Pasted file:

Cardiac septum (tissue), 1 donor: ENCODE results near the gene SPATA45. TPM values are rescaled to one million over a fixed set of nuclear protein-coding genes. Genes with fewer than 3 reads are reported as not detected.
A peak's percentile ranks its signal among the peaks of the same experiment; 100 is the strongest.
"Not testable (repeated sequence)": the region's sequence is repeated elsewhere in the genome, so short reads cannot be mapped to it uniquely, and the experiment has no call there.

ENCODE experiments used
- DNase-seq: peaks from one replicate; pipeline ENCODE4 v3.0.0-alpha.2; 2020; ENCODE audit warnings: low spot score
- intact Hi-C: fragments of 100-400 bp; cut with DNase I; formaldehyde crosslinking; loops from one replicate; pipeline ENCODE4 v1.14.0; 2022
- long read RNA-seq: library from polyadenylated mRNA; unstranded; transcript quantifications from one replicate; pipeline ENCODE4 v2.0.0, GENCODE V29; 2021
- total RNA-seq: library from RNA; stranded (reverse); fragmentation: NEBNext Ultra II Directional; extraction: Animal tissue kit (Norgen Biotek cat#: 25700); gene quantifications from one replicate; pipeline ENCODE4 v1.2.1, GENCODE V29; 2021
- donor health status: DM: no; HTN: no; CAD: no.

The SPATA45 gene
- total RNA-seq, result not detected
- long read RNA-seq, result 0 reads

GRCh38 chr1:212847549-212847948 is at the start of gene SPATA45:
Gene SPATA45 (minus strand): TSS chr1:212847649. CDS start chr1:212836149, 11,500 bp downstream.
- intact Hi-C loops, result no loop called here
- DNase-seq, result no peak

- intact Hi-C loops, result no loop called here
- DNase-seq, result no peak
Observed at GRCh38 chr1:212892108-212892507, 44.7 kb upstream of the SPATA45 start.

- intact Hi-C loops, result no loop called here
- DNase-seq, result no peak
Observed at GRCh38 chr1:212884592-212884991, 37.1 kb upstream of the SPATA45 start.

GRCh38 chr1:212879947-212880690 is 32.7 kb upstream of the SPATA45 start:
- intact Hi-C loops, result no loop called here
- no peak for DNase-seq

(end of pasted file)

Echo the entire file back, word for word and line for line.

Cardiac septum (tissue), 1 donor: ENCODE results near the gene SPATA45. TPM values are rescaled to one million over a fixed set of nuclear protein-coding genes. Genes with fewer than 3 reads are reported as not detected.
A peak's percentile ranks its signal among the peaks of the same experiment; 100 is the strongest.
"Not testable (repeated sequence)": the region's sequence is repeated elsewhere in the genome, so short reads cannot be mapped to it uniquely, and the experiment has no call there.

ENCODE experiments used
- DNase-seq: peaks from one replicate; pipeline ENCODE4 v3.0.0-alpha.2; 2020; ENCODE audit warnings: low spot score
- intact Hi-C: fragments of 100-400 bp; cut with DNase I; formaldehyde crosslinking; loops from one replicate; pipeline ENCODE4 v1.14.0; 2022
- long read RNA-seq: library from polyadenylated mRNA; unstranded; transcript quantifications from one replicate; pipeline ENCODE4 v2.0.0, GENCODE V29; 2021
- total RNA-seq: library from RNA; stranded (reverse); fragmentation: NEBNext Ultra II Directional; extraction: Animal tissue kit (Norgen Biotek cat#: 25700); gene quantifications from one replicate; pipeline ENCODE4 v1.2.1, GENCODE V29; 2021
- donor health status: DM: no; HTN: no; CAD: no.

The SPATA45 gene
- total RNA-seq, result not detected
- long read RNA-seq, result 0 reads

GRCh38 chr1:212847549-212847948 is at the start of gene SPATA45:
Gene SPATA45 (minus strand): TSS chr1:212847649. CDS start chr1:212836149, 11,500 bp downstream.
- intact Hi-C loops, result no loop called here
- DNase-seq, result no peak

- intact Hi-C loops, result no loop called here
- DNase-seq, result no peak
Observed at GRCh38 chr1:212892108-212892507, 44.7 kb upstream of the SPATA45 start.

- intact Hi-C loops, result no loop called here
- DNase-seq, result no peak
Observed at GRCh38 chr1:212884592-212884991, 37.1 kb upstream of the SPATA45 start.

GRCh38 chr1:212879947-212880690 is 32.7 kb upstream of the SPATA45 start:
- intact Hi-C loops, result no loop called here
- no peak for DNase-seq